Back in September
a PSC Research Project
Investigators: Thomas Patrick Shanley, Lynda S. Welage, Blake J. Roessler, Brian D. Athey, Michelle B. Riba, Marita G. Titler, Debbie Gipson, Kyle Lynn Grazier, Trivellore Raghunathan, David Alan Hanauer, Raymond J. Hutchinson, Daniel J. Clauw, Lawrence C. An, John Wiley, Nicholas H. Steneck, David E. Schteingart, Charles Burant, Fernando Jose Martinez, Michael E. Geisser, K. P. Unnikrishnan, Kai Zheng, Carolyn M. Sampselle, Lee Albert Green, Matthew M. Davis, Alexander Tsodikov, Hal Morgenstern, Sara D. Adar, Catherine A. Spino, William V. Giannobile, Lori L. Isom, Claire Z. Kalpakjian, Sarah T. Hawley, Jane L. Blumenthal, James D. Cavalcoli, Barbara R. Mirel, Gilbert S. Omenn, Louis Burgio, Marc A. Zimmerman, Phyllis Denise Meadows, Donald Ray Vereen, Scott Flanders, Sandra Lynn Wong, Susan Lynn Murphy, Dean G. Smith, David Gordon, Robert M. Anderson, Arul M. Chinnaiyan, Dana Dolinoy, David A. Williams, Mark Peter Van Oyen, Mark William Russell, Yolanda Regina Smith, Roger L. Albin, Neil Burton Alexander, Roseanne Armitage, Jill A. Macoska, Douglas C. Noll, Janet Louise Larson, Vicki Lynn Ellingrod, Delia M. Vazquez, Stewart C. Wang, Alan B. Weder
The 2007 funding of the Michigan Institute for Clinical and Health Research (MICHR) marked the beginning of a transformation. With growing faculty engagement and federal and institutional support, the University of Michigan has evolved from a predominantly basic science research institution to one with a more comprehensive and synergistic research portfolio. In the past 4 years, extramural funding for clinical and translational research at UM has increased by 27% and since 2008 exceeds basic science funding. In total, 1,280 services have been provided to investigators; 1,950 trainees, staff and faculty have participated in educational venues; 37 trainees have completed certificate and graduate degree programs; fragmented research services have been centralized to create innovative opportunities for users; $10.2M have been distributed for pilot studies; and 52 faculty have participated in the national consortium. In the renewal period, MICHR will further this transformation by pursuing 4 overarching objectives: 1) Create the next generation of clinical and translational researchers and interdisciplinary teams, 2) Develop and enhance capacity-building services that add value, remove barriers, and maximize productivity across the translational research continuum, 3) Create new collaborations and novel approaches to accelerate the pace of driving discoveries to application that impacts health, and 4) Actively lead and contribute to national CTSA consortium activities. By 2017, we will expand education into new areas, strengthen the pipeline of translational researchers, and deploy more flexible and accessible training tools. MICHR will strengthen existing services and launch new ones to impact study start-up times and recruitment. Major informatics investments will fully integrate the needs of clinical and translational researchers into the electronic health record and IT landscape. New practice-based networks will optimize channels for bi-directional translation. Expanded evaluation will more quickly identify and disseminate best practices. We will leverage a significant amount of institutional support to achieve these goals. MICHR will be the engine of continuous improvement and innovation in the conduct of high quality, high impact clinical and translational research to advance the health of Michigan and the nation.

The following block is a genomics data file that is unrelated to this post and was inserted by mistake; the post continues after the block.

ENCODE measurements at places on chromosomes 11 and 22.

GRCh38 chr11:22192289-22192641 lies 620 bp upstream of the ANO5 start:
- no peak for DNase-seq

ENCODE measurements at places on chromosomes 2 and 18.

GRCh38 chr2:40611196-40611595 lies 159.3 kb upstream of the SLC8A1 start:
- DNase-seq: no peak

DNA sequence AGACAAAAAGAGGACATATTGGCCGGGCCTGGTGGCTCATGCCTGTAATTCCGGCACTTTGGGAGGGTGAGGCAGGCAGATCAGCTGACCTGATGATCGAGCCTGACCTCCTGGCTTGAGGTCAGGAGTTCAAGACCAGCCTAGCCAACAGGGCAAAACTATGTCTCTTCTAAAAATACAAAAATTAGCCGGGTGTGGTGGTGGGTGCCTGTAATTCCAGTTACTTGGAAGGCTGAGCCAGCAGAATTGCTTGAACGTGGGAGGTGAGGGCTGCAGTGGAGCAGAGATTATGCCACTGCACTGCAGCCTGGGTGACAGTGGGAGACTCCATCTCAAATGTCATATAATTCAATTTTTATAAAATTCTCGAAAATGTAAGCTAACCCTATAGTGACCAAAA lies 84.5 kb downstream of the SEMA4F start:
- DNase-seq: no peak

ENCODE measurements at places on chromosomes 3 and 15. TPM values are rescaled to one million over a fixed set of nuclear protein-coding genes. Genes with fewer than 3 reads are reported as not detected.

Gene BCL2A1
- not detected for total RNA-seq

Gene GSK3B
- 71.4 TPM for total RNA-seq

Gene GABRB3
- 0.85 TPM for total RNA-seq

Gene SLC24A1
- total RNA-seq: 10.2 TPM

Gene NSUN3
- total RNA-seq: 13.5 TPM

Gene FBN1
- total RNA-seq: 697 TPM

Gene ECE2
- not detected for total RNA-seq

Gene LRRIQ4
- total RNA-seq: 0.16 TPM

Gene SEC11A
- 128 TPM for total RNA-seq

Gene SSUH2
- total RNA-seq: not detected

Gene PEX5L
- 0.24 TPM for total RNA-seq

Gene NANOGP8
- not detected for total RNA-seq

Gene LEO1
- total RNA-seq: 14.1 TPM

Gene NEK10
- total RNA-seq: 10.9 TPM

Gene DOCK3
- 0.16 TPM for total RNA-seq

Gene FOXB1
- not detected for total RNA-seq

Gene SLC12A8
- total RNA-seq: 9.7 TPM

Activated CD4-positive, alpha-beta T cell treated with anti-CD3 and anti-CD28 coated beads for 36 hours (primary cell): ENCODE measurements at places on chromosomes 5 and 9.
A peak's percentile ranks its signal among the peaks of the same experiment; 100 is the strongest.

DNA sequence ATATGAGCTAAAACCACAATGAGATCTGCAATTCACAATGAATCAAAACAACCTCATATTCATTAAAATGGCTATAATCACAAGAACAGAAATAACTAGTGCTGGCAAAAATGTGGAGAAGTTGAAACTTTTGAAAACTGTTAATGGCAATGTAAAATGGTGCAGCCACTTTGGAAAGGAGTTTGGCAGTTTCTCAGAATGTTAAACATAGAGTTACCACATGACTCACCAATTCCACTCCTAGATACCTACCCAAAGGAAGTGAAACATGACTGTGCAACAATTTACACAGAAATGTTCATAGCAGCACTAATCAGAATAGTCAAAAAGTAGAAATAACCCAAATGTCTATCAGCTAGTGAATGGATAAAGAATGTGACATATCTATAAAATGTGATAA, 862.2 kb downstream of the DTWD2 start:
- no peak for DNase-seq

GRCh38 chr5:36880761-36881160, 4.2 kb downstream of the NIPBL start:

|Funding:||National Center For Research Resources (3UL1RR024986)|
Funding Period: 06/27/2012 to 05/31/2017